On Jan. 1, 2019, my family and I went on a hike in a snowy forest at the base of Mount Hood.
I remember very clearly how long the walk was, how cold my feet got, how the snowball my brother had thrown at my turned back melted and dripped down my neck. It was a clear day with a little wind. My brother and I made a snowman and discovered a small snow cave that had formed against a wall.
I remember that day like it was yesterday.
But that day wasn't yesterday. On the day this column is published, that day will have been 401 days ago.
As a high school senior, time (or rather a lack of time) has become a very noticeable aspect of my life. Time seems to pass so much faster when you know the biggest change of your life is right around the corner.
Every college has a different starting day, but the average first day of college is around Oct. 1. My first day of college is 238 days away. In 238 days, I will be completely and totally independent. I will be living in a dorm filled with other college students. I will be responsible for my own money, my own choices, and my own life.
On Oct. 1, 238 days from today, I will be celebrating my birthday without my family for the first time. I don't know where I'll be. I have applied to six different colleges in six different states and I honestly have no idea at which one I'll end up spending the four most important years of my life. I could be a two-hour-long drive away from West Linn, or a six-hour-long flight.
All of this will happen before the next New Year's Day.
Two-hundred-thirty-eight days isn't that many. Tomorrow it will be 237 and the day after that 236, every day passing more quickly until my first day of college arrives.
But as that clock counts down to zero, I have that many days to get ready. I have time to practice budgeting and managing time and adulting. I have time to make an educated decision about what college I want to go to and how often I can visit home.
All I can see of my future now is a vague series of shapes in a thick haze, but I know the fog will eventually clear. I will have decided on my future college by May 1, in 85 days. I will graduate high school on June 2, in 117 days. I'll be earning money and saving for college throughout the summer, which is 111 days long. All this time, from now until Oct. 1, I will be planning, learning, and preparing for the future so I can be ready when it arrives.
Four-hundred-and-one days from today will be March 13, 2021. I will have been at college for three quarters. I will have already taken a semester's worth of classes, earned my first semester's grades, made friends, gone to parties, gone on my first date. In 401 days, I will have adjusted to my collegiate life.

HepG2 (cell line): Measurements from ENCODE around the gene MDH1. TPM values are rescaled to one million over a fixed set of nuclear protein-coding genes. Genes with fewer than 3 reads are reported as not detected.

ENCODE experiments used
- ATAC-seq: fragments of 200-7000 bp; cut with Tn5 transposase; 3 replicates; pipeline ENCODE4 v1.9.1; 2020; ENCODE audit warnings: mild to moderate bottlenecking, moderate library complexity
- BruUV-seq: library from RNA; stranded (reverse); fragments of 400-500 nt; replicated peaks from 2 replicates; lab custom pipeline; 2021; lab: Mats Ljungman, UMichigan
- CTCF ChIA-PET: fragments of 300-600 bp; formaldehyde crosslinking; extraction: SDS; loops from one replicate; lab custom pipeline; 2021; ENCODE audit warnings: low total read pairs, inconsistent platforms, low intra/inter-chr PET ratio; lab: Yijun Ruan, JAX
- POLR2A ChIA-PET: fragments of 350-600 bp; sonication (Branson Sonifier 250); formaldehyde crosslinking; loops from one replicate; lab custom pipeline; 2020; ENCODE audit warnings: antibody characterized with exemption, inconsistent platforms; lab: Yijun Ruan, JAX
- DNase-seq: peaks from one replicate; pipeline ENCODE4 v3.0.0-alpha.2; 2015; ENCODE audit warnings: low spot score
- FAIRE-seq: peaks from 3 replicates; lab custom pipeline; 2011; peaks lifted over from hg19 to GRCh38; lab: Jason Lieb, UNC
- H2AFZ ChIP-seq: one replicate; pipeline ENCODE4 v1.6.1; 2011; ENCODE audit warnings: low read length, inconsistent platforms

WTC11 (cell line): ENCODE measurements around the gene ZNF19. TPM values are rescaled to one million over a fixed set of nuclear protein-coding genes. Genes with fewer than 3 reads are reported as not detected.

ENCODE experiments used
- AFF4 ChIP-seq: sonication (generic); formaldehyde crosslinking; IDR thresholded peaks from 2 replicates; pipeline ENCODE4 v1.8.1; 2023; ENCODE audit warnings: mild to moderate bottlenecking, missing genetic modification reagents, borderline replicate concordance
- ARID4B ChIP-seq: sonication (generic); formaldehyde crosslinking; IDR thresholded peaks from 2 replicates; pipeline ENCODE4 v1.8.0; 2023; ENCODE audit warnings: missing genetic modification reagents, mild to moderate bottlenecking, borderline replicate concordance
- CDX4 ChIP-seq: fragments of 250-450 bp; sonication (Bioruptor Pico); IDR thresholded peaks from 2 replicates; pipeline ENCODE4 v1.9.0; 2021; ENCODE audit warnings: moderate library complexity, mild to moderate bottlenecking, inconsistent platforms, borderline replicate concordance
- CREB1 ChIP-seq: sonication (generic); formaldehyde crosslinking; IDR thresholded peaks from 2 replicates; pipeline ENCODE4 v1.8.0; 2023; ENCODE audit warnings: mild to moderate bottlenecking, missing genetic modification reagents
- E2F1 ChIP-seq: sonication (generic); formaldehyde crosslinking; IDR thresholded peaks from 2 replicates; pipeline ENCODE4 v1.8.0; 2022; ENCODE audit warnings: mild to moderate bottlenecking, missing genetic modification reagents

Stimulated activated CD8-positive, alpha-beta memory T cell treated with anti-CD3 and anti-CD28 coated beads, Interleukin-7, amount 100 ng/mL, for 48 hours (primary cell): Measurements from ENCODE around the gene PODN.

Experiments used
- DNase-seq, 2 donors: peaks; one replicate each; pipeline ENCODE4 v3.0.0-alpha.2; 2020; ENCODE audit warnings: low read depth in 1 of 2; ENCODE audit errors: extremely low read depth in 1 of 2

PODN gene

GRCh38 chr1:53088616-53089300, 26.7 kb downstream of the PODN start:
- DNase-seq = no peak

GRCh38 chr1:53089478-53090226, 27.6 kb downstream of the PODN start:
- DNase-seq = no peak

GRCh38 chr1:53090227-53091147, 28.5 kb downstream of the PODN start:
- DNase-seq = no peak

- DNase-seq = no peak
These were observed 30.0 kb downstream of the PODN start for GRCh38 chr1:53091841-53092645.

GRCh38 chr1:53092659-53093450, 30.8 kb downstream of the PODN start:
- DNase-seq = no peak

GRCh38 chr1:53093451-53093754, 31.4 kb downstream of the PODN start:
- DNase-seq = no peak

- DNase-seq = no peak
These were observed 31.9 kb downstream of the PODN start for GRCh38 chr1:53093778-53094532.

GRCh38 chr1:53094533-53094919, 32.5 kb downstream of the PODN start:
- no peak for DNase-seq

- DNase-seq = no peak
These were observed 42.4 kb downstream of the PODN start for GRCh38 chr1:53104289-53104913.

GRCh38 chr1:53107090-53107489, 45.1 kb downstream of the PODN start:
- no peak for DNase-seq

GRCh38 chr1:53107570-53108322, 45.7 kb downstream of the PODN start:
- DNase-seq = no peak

Will I look back and remember today like it was yesterday? Will I look back and think "Gosh, remember high school? Remember how stupid and naive I was? Remember how worried I was because I had no clue what my life would be like today? Look at me now. I didn't have any reason to worry."
On Jan.1, 2019, halfway through junior year, I was worried about my senior year. I was worried about my workload, about all of the AP classes I'd be taking and all of the extracurriculars I'd be having. I was worried about my social life, my romantic life, and my personal life. I was worried about juggling all of it, as well as my mental, physical, and emotional health.
Although I knew exactly where I'd be, I was worried about who I would be. I was worried senior year would change me, would turn me into a different, less-happy person.
Now, halfway through senior year, I look back and realize that although some change was inevitable, the most notable changes were in a positive direction. I got a job and thus became more responsible, learned to drive and thus became more careful.
And I am happy. I'm as happy as I've ever been. I'm taking on more responsibility, figuring out what I want the rest of my life to be like, and generally having a successful senior year.
401 days from today, as a college student looking back at senior year, I have faith I will feel the same way. I will look back at all of the good choices I made and all of the preparation I did, and by then, hopefully, all of the worrying will seem pointless.
College exists to guide a student from adolescence into adulthood and to give them the tools they need to be a responsible, functional member of society. I will learn to do what I love. I will learn to be a part of something big. I will learn to use what I have to make the world better for everyone in it.
And on or around June 2, 2024, in 1,578 days, I will earn my first degree, and I will know exactly what to do next.
Kaleigh Henderson is a senior at West Linn High School
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